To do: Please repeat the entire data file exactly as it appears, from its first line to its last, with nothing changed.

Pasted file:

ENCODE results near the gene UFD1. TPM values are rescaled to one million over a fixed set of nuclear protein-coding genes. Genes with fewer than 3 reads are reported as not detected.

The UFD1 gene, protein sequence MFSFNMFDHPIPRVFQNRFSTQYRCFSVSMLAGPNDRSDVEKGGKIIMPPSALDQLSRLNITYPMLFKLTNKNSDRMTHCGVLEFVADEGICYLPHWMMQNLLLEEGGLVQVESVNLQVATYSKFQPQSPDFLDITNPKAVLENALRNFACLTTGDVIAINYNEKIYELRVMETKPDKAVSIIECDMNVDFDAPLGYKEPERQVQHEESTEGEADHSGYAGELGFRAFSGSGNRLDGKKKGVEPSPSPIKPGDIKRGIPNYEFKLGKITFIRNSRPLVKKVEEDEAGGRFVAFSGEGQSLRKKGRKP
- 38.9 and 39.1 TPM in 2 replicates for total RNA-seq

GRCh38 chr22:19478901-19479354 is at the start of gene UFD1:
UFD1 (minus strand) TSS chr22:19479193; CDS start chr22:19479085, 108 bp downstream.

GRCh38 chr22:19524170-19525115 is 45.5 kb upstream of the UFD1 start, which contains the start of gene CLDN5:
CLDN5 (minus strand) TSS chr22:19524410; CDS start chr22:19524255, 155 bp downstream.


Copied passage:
ENCODE results near the gene UFD1. TPM values are rescaled to one million over a fixed set of nuclear protein-coding genes. Genes with fewer than 3 reads are reported as not detected.

The UFD1 gene, protein sequence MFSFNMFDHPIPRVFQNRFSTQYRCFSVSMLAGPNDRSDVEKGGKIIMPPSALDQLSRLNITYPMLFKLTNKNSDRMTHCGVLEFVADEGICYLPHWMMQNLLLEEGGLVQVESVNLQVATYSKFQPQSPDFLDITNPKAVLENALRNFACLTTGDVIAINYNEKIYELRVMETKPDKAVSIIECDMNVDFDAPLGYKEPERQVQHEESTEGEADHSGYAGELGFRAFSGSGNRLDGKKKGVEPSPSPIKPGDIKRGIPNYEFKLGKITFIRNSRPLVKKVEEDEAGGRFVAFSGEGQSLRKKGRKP
- 38.9 and 39.1 TPM in 2 replicates for total RNA-seq

GRCh38 chr22:19478901-19479354 is at the start of gene UFD1:
UFD1 (minus strand) TSS chr22:19479193; CDS start chr22:19479085, 108 bp downstream.

GRCh38 chr22:19524170-19525115 is 45.5 kb upstream of the UFD1 start, which contains the start of gene CLDN5:
CLDN5 (minus strand) TSS chr22:19524410; CDS start chr22:19524255, 155 bp downstream.